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Microsoft Azure: Redmond's big bet on staying relevant — and dominant

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There’s never a dull moment in the cloud. According to a recent Gartner survey, Microsoft Azure is closing the gap, huge though it may be, between itself and AWS. Microsoft has been supporting the hybrid cloud for a while now in an effort to support users who want some of their data in the cloud and the rest on premises. Over 70 percent of Docker deployments are hybrid with two public and one private cloud, and this setup seems to be the most popular for a number of reasons. To support this hybrid setup, Microsoft has finally revealed to us Azure Stack, its solution for hybrid datacenters where developers can use a single platform both for public clouds and on-premises data. For Microsoft, the cloud is the future, and Azure is the company’s big bet on future growth.

Microsoft Azure Stack

Microsoft

The first version of Azure Stack was released exclusively to its hardware partners like Dell, HPE, and Lenovo for certification purposes. It’s tempting to think of Azure Stack as Microsoft’s version of OpenStack, but a key difference is the integration of hardware turnkey solutions from its partners listed above. These integrated systems are going to ship with Azure Stack and deliver a consistent Azure-like experience on premises and in the cloud.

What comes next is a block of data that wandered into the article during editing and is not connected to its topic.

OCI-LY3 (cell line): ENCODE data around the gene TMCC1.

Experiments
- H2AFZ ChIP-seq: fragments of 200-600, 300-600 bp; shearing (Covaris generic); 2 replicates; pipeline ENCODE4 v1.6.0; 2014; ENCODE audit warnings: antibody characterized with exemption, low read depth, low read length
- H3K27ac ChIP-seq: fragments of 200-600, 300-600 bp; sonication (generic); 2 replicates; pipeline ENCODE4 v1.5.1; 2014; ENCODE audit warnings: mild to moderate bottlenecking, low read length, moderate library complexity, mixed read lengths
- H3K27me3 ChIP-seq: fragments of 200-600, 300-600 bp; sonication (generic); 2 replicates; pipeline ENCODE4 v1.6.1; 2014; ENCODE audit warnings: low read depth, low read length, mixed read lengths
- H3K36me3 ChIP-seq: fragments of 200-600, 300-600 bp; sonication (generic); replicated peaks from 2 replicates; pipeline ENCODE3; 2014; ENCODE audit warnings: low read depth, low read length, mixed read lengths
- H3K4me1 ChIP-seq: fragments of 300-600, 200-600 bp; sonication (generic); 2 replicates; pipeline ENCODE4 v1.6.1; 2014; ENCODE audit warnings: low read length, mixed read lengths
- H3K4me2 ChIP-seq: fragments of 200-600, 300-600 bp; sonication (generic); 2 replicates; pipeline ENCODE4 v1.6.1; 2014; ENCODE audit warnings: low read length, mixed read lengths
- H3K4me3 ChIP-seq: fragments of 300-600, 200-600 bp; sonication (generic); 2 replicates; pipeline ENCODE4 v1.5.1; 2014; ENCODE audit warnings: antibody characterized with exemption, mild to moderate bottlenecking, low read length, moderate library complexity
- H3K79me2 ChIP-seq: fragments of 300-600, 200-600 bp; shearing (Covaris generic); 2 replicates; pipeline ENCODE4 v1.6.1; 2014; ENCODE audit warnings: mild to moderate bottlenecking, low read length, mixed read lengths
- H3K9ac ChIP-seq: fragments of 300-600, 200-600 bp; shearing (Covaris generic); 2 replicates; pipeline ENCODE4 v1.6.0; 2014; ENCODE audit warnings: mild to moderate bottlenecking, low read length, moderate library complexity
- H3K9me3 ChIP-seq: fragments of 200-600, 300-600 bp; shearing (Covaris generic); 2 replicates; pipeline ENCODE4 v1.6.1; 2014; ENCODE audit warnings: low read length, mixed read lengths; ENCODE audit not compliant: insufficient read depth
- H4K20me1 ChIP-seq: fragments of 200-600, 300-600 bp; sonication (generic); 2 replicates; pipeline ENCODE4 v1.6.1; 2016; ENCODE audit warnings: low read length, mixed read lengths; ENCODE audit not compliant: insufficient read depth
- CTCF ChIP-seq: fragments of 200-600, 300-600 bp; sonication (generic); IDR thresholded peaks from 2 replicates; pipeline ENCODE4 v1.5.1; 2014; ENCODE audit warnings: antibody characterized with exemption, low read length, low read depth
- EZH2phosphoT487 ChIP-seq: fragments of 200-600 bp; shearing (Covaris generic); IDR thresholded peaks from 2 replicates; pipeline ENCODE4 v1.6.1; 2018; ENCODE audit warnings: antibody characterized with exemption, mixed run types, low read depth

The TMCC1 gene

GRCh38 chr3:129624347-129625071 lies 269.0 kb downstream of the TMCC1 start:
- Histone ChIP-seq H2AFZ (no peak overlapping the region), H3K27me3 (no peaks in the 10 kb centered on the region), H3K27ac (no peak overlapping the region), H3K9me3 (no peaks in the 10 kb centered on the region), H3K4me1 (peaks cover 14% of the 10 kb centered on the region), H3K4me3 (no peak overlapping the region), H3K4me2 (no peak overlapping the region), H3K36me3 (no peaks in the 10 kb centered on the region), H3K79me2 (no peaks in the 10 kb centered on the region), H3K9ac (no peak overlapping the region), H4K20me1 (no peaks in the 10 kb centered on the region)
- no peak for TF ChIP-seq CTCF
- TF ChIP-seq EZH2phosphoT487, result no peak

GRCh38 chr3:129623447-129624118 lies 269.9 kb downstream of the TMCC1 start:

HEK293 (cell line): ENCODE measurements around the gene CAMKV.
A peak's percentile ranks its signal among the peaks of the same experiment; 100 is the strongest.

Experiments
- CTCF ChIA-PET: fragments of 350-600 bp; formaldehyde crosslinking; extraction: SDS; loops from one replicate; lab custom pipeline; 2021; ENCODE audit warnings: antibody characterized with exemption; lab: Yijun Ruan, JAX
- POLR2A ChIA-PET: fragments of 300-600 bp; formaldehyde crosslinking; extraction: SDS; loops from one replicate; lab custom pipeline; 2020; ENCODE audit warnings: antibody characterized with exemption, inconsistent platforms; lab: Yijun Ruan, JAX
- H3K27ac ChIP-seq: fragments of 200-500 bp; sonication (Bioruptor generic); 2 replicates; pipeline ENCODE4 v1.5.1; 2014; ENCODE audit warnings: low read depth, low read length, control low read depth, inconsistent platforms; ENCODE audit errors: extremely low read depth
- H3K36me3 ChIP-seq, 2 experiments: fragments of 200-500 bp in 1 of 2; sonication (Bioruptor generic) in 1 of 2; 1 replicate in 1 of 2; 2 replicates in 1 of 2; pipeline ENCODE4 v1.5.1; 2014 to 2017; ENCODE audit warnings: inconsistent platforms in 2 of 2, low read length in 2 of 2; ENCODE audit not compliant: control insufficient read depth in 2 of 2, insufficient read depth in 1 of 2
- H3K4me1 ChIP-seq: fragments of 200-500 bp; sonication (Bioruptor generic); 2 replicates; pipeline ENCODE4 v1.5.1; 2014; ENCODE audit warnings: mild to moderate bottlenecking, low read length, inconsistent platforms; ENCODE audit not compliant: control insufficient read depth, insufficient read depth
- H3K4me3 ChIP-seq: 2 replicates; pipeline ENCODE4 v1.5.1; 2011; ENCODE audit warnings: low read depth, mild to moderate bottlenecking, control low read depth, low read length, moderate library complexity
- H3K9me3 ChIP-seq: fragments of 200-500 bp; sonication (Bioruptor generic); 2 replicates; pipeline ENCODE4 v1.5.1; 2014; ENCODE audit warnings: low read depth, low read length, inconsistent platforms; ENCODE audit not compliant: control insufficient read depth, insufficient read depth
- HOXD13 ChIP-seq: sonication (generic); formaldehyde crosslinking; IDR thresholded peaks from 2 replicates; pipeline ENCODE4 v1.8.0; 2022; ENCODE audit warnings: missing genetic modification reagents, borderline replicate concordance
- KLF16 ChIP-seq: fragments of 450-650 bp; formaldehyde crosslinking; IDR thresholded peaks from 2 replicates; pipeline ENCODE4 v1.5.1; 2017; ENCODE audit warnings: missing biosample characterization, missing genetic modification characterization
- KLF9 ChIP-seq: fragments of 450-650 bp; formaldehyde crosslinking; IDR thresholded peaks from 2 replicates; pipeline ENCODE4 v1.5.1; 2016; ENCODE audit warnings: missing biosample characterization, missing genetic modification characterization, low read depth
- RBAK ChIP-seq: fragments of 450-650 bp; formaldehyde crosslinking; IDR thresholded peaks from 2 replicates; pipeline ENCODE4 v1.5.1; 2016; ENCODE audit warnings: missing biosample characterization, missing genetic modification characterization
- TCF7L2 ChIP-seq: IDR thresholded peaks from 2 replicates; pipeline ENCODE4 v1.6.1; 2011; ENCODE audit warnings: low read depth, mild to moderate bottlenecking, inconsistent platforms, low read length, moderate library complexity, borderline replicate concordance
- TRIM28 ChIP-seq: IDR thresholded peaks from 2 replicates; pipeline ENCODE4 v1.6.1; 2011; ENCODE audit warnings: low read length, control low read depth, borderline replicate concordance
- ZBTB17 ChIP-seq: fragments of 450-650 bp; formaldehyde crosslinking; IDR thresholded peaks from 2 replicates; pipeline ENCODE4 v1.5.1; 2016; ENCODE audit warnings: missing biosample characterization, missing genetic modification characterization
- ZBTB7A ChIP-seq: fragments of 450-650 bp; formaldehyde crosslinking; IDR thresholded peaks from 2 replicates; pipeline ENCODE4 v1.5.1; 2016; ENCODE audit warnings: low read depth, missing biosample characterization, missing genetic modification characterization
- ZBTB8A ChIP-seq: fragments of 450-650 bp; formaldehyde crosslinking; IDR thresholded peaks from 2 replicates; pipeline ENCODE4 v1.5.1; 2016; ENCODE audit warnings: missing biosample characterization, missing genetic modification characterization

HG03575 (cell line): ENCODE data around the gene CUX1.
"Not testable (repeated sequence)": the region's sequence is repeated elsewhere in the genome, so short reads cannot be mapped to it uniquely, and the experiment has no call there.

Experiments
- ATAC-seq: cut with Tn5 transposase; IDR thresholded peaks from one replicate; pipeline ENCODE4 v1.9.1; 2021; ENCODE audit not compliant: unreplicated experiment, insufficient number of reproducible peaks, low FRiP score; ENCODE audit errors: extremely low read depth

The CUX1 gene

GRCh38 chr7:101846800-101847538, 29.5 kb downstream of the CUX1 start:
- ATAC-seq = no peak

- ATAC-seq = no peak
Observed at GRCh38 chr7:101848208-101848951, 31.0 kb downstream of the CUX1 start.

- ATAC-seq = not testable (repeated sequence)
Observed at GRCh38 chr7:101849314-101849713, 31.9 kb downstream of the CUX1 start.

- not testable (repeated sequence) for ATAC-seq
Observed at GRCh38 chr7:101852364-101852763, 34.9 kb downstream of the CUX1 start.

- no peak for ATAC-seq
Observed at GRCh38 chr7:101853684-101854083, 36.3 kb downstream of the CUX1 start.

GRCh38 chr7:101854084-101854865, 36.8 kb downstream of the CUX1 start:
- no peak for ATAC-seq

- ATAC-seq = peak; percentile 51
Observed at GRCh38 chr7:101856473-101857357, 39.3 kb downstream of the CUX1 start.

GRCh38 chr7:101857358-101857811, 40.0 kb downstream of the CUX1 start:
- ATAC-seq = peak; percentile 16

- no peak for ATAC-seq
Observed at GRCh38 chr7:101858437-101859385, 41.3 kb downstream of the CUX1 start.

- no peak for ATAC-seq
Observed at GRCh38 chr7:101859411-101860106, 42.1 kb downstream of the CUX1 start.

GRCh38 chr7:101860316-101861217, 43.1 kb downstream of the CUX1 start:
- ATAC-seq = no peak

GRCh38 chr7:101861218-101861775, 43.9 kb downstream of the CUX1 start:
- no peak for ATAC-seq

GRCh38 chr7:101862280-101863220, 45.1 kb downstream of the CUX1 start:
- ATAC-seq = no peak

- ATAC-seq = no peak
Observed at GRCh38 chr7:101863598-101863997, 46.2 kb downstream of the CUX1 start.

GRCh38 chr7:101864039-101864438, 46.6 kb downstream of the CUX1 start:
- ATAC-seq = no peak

Microsoft Azure Stack is basically the same APIs and tools that power Azure except they can be used on premises now. With one platform powering both public and private clouds, deployment will be a lot easier across platforms. So far there are only the three vendors mentioned above who will be delivering Azure Stack at first, but Microsoft has assured its other partners that there will be lots of future opportunities.

Microsoft first announced Azure Stack at the Ignite Conference in 2015 and formally introduced it at the Inspire conference in Washington, D.C. Azure Stack definitely has the potential to become the most popular tool for administrators to scale their operations and AWS was taking no chances and replied with VMware cloud on AWS last year. Azure Stack will have two different pricing models, one pay-as-you-go model that will be capacity-based, and users will have to pay a fixed annual fee based on the system configuration or number of cores. The other model will be one in which you can have Azure Stack delivered and operated as a fully managed service. These services will be managed by datacenter operators like Avanade, Daisy, Evry, Rackspace, and Tieto, who are already delivering services around Azure.